cause of the religiously oppressed
people in Russia," she said.
From Belgrade, Gillen and her task
force travelled to Rome to the Sakharov
hearings, a forum for discussing human
rights established in honor of leading
Soviet dissident and scientist Andrei
Sakharov.
"There we heard suffering from the
people themselves who had undergone
so much hostility in Russia," she said.
GILLEN PORTRAYED the situation
of religious observance in the Soviet
Union with sadness.
"The right of religious liberty is
denied to anyone under 18 years old. The
parents are also forbidden to instruct
their children in any religious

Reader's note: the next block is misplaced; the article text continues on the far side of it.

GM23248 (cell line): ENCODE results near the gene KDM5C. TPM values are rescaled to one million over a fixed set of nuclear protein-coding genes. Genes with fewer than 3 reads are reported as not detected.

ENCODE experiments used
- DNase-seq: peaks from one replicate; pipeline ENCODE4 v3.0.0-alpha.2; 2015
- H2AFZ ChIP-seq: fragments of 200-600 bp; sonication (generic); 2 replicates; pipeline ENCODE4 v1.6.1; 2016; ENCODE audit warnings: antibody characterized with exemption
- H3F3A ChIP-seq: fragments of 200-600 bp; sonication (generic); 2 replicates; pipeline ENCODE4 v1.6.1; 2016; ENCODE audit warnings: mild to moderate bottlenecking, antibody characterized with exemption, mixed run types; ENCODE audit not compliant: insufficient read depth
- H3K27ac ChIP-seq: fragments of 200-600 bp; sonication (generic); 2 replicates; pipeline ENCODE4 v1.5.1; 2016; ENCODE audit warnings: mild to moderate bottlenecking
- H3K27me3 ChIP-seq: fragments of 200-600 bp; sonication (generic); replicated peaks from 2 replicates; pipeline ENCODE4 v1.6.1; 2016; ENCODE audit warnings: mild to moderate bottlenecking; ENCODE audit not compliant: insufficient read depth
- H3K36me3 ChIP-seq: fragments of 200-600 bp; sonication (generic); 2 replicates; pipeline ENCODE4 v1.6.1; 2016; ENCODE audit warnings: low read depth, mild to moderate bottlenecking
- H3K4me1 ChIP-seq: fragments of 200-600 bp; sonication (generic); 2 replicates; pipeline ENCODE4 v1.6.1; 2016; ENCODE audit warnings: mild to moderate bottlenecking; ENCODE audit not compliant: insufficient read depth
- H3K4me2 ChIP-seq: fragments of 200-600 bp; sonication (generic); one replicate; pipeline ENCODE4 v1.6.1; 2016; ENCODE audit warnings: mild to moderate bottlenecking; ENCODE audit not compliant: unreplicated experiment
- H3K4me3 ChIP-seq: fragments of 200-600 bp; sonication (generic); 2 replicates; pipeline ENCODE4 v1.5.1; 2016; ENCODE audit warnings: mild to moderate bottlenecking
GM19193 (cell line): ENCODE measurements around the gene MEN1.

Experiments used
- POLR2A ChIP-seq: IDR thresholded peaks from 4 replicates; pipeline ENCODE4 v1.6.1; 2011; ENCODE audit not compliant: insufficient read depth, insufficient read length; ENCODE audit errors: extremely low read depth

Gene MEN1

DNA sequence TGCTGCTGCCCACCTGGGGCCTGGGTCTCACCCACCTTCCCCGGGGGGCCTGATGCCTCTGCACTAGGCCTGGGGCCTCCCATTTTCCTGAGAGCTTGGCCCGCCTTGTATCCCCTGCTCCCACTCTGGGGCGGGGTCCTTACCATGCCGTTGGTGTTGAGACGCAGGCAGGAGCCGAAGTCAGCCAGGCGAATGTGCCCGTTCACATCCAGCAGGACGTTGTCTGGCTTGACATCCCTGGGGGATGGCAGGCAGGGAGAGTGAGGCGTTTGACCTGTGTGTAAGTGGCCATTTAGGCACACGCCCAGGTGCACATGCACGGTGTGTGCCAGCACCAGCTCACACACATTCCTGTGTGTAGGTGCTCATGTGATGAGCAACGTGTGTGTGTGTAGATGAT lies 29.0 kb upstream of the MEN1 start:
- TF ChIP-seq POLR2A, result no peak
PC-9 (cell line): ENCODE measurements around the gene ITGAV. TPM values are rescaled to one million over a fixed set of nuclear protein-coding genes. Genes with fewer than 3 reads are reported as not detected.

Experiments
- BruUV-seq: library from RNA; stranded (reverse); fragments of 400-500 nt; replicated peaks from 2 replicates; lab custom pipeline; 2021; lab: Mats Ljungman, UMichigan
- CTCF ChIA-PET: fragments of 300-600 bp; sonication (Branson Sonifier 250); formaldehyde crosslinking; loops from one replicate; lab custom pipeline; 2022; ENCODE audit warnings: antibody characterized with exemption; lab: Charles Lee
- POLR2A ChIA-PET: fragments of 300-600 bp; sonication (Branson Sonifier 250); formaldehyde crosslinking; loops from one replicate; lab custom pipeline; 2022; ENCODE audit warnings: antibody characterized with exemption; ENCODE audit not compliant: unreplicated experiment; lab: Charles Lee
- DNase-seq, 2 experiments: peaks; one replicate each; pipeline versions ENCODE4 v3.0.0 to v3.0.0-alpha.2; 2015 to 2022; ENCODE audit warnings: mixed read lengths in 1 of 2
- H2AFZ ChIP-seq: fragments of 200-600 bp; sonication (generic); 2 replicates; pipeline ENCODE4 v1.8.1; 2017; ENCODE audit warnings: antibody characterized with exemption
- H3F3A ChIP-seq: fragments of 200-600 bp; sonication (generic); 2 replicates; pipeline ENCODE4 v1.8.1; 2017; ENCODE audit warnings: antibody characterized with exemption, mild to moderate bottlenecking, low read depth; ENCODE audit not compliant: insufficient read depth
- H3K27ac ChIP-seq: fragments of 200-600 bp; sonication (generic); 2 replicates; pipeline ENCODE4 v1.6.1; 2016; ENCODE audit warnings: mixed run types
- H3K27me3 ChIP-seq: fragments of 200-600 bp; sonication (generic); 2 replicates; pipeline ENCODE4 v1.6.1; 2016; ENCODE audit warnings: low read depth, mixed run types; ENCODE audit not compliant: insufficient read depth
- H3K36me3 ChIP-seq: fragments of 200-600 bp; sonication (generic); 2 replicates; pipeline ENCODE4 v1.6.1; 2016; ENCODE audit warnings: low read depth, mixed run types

teaching," Gillen said.
She later suggested that members of
the audience adopt a Russian family
and attempt to correspond with them.
She expressed doubt whether any an-

rights struggle
swers will be sent from the Russian "We have come a long way and we
families but emphasized that ,it was keep gaining. If we can involve more
more important to "discipline our- young people, as was done in the Viet-
selves, iati to writing to know what the nam protest, then we'll be on our way to
situatio n solving more of the problems in human
Sh did, however, express hope in the rights," she said.
future struggle of human rights.

uaily Photo by WAYNE CABLE
Dr. Joseph Mikus of Georgian Court.College makes a point during his talk on
"Religious and National Identity in Slovakia" yesterday afternoon at Rackham
Anphitheatre. Mikus is one of a number of speakers participating in a week long
"Symposium on Human Rights in the USSR and Eastern Europe."

Paid Advertisemen

'FOOD

FOk

THOUfH T

*0r0

featuring
This forty-four seat restaurant, of
country-French decor, is conveniently